Genes Reunited began as a contact site, similar to its sister site Friends Reunited which connects people who went to the same school. For family historians, the connection is one’s ancestors and you list the people in your family tree and look for others who share those names.

 The site has expanded recently, so it now also has indexes to the 1841, 1851, 1861, 1871, 1891, and 1901 censuses   for England and Wales, and images of the GRO indexes. Note that the 1881 census is missing from this list. Payment is by credit card, and £5 buys 50 credits. However, the price of 5 credits (50p) to view a census transcription, plus a further 5 credits to see an image of the original page make this an expensive option. Viewing a page of the GRO indexes costs 10p. Searching the census is not as flexible as the method used by Ancestry, but this site may give a result when other census sources fail. It appears to use a new transcription and index, rather than one already available from another supplier. There is no way of checking how complete the index is in terms of counties covered. Genes Reunited is at

Despite the plethora of online census websites, and our own index on CD to the 1891 census, FreeCEN have begun to prepare free online indexes to the census, and some of the local Somerset villages are now covered for 1891. You can read all about it at, and the site for carrying out searches of the database is at Note that this website has only a transcription of the entry, and there is no access to an image of the census page.

A revised section of The National Archives website now gives access to interviews and reports for over 3000 named prisoners of war from the First World War. These can be downloaded for the usual fee of £3.50. Further details can be found at The range of documents available through this very useful service continues to increase, and now includes members of the Women’s Army Auxiliary Corps during the First World War, World War Two Seamen’s Medals and Photographs of Victorian Prisoners from the 1870s.

In the March 2007 article, I mentioned the passenger lists of embarking passengers now available on This site has recently introduced various subscription packages, designed to make it more economical for the intensive user. The pay-per-view option is still available, however, and there are frequently special offers available if you register with the site and receive their newsletters. I was very pleased recently to find my great-uncle Daniel Kemp on the passenger lists on this site. He sailed to Canada in 1906, and the embarkation details matched the record of his arrival at Quebec. It was interesting to see that he was recorded as a farm hand on the embarkation list, a sign that his eventual occupation had been decided before he left. An alternative web address for the same information from the same provider is

The Findmypast website also has in its migration records various databases from the India Office and the East India Company. They will be useful if your family served the British Empire in some way. The site also has passport applications for the period 1851 to 1903, although only a minority of international travellers actually required a passport at this time.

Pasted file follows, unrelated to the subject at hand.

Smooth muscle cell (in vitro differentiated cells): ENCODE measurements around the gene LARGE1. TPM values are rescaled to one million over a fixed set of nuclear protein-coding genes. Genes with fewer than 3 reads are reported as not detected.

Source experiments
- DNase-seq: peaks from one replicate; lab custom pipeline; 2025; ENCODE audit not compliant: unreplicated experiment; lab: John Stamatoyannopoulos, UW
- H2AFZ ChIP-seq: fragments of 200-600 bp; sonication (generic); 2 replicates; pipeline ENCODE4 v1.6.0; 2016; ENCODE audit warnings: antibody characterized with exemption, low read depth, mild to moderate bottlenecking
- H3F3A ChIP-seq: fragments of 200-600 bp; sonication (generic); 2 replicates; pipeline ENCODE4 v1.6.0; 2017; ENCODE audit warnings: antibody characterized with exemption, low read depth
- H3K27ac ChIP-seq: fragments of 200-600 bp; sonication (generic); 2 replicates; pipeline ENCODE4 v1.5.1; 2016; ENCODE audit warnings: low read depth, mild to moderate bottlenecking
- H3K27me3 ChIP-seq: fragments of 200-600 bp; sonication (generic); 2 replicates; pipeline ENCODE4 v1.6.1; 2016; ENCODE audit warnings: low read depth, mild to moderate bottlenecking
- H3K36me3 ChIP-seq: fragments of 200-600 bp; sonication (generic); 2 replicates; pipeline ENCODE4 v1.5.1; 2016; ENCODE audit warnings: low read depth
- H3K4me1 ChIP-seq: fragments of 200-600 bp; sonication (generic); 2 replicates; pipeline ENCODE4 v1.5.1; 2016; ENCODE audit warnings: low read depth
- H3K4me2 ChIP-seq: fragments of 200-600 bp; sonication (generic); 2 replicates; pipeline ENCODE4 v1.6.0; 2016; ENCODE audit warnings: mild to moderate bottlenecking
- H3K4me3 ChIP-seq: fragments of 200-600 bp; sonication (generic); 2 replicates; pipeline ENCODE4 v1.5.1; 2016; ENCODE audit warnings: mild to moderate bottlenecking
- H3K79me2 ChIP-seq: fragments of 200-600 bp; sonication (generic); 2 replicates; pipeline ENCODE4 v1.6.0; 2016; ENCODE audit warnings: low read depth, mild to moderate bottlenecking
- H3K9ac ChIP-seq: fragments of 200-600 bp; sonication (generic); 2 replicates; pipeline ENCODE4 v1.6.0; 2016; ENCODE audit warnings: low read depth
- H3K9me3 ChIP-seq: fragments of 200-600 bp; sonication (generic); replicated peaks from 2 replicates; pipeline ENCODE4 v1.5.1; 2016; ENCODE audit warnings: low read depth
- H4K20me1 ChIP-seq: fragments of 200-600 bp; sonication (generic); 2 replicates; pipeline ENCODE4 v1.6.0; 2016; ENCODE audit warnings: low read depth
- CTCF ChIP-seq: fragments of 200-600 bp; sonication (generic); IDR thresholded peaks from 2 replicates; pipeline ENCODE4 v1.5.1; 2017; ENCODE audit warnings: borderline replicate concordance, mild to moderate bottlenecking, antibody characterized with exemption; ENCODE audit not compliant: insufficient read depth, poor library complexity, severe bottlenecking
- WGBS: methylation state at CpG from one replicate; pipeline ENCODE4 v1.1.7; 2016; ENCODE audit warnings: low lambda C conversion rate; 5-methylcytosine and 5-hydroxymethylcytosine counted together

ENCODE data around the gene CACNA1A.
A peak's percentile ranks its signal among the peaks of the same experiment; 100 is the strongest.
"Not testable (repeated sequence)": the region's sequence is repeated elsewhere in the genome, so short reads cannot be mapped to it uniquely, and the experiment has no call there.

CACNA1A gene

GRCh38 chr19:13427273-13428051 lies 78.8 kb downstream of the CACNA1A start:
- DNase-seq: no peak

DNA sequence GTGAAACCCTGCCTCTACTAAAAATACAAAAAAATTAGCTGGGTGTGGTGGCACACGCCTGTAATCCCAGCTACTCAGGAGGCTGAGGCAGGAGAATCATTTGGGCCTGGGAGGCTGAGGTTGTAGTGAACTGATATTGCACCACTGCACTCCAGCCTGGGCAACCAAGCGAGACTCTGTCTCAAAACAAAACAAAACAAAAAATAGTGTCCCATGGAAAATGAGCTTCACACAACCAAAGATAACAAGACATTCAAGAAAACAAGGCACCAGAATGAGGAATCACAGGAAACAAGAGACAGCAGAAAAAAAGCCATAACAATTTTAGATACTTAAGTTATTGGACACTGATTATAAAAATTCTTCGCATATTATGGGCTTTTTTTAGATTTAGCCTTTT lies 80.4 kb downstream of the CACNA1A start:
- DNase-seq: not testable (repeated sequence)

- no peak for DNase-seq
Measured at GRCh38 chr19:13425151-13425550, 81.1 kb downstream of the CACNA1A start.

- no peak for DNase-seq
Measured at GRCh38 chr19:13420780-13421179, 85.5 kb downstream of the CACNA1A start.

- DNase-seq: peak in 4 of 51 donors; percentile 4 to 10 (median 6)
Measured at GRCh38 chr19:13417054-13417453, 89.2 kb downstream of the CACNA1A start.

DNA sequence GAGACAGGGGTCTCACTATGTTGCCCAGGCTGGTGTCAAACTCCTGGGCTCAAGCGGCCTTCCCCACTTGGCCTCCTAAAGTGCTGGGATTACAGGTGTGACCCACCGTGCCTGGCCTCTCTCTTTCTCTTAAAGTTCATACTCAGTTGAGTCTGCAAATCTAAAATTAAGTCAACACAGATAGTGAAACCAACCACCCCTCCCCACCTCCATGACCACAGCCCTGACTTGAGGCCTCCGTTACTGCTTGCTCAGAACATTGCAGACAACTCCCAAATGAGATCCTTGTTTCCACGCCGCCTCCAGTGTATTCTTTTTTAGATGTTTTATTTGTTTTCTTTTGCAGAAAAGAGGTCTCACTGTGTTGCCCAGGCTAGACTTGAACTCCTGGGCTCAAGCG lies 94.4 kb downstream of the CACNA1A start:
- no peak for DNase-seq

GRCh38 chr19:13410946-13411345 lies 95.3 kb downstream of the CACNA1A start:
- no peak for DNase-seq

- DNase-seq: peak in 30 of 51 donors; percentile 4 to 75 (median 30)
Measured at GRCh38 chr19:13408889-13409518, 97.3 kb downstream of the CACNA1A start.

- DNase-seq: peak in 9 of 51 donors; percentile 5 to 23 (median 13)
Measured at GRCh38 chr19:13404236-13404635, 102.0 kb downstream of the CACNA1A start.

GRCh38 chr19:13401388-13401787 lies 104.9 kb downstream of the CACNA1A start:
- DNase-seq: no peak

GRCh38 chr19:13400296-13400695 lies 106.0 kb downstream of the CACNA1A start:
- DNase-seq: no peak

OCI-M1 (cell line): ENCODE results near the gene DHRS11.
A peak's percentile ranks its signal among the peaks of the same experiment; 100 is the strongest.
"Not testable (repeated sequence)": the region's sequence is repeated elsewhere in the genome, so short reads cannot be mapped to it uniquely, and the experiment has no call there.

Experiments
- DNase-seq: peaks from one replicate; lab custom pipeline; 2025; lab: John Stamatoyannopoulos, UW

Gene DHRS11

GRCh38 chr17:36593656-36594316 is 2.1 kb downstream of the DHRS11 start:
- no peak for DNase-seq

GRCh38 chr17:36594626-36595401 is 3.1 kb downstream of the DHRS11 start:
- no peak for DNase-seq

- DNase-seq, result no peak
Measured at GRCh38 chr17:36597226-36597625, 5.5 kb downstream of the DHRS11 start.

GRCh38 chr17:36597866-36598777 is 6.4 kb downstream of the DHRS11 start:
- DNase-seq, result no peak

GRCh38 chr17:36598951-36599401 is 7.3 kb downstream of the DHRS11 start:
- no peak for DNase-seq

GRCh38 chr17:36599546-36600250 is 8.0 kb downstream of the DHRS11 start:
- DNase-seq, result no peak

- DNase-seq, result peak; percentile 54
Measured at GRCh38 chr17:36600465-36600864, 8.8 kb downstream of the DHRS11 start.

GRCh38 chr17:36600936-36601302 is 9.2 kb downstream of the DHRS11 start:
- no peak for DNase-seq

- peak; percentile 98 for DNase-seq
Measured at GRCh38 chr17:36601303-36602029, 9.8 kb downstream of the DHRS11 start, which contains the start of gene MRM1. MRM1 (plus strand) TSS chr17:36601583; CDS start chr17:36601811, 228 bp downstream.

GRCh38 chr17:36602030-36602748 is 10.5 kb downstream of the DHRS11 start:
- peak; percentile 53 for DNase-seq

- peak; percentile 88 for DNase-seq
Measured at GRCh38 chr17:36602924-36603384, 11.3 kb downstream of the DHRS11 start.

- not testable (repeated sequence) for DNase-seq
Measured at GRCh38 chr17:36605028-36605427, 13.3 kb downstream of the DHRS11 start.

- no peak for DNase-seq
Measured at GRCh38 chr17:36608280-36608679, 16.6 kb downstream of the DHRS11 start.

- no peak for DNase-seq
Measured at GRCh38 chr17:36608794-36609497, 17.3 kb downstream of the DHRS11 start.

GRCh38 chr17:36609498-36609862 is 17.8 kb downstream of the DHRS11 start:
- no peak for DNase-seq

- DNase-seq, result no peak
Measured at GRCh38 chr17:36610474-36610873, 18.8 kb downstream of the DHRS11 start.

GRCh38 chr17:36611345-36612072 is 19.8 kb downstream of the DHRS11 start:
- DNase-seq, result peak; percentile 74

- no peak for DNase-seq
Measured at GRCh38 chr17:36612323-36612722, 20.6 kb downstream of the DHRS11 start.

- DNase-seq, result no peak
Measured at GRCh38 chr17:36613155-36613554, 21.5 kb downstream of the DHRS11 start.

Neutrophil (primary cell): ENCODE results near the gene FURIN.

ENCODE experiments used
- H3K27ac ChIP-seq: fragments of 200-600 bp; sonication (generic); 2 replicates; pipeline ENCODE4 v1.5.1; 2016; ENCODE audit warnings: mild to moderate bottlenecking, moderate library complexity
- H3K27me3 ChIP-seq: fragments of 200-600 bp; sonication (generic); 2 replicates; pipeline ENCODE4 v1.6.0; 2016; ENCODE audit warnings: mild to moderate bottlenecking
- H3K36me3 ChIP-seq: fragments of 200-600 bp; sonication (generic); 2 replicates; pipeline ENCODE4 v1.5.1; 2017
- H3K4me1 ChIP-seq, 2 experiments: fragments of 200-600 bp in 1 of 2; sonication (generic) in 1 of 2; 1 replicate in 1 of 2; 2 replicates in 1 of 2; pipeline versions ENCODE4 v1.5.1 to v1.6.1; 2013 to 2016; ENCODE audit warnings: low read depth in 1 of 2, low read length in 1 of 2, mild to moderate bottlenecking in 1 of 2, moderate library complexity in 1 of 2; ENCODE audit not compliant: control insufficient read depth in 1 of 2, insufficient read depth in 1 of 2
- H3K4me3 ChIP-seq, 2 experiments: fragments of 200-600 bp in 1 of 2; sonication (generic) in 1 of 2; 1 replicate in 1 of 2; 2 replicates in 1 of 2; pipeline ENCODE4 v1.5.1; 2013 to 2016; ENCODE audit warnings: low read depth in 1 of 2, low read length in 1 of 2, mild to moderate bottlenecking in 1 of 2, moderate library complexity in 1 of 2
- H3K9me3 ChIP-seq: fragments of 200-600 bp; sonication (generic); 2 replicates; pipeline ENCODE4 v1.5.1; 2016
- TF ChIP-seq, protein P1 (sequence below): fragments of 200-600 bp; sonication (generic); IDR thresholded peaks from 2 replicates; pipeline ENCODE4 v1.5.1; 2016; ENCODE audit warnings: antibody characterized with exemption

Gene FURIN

A wider range of material for India is available on the impressive website of FIBIS, the Families In Bristish India Society. A new database is being launched at the Whodoyouthinkyouarelive! Family history show, and a whole range of new material is being added. There is no charge to use this website, and the data available includes baptisms, marriages and burials, wills, military records, and embarkations. There are useful sections for beginners, and the Society even organises trips to India for family historians. The FIBIS website can be found at .

The National Archives has recently announced its plans for the 1911 census of England and Wales. On this occasion, it is the original household schedules that have been kept, not the enumerators’ summaries, and the number of images is fourteen times that of the 1901 census. Following the recent successful case under the Freedom of Information Act, we will not have to wait until 2012 for the census to become available, but it will not all be released at the same time. The plan is to make information available from 2009, beginning with the large conurbations. Let’s hope that Bristol is included. The company chosen to partner The National Archives in this project is Scotland’s People, established in 1995 and well-known for its partnership with the General Register Office for Scotland.

The 1911 census for Scotland will not be available until Spring 2011, but there are plans to digitise the 1901 and 1911 censuses for Ireland, and they will begin to become available online during 2007. Information on these plans can be found at for the Scottish census and for the Irish census.

The Government was recently petitioned to reduce the classified period for census data from 100 years to 70 years. This petition was rejected, and the reasons can be found at Incidentally, it was confirmed in the rejection that the 1931 census was destroyed by fire during the Second World War. No census was taken in 1941.

Finally, here is a website of local interest. The Thornbury Roots website, at is maintained by Chris and Sandra Doig and includes information from Trade Directories, and the histories of various streets. Of most interest to family historians will be the transcriptions, with photos in many cases, of the memorial inscriptions at Thornbury Cemetery and St Mary’s Church. It includes the following: Behold the tomb where SARA PURNELL lyes , a Spotless Corpes Voide of Infamie, Bewaile her not, With more than Bleased Eyes, A Saint in Heaven, free from Misserie, Beloved Alive, and Died, A Maiden Pure, A Shame to Death, Her Praise shall still Indure.  Died A.D. 1632 aetatis suae 18.

Bob Lawrence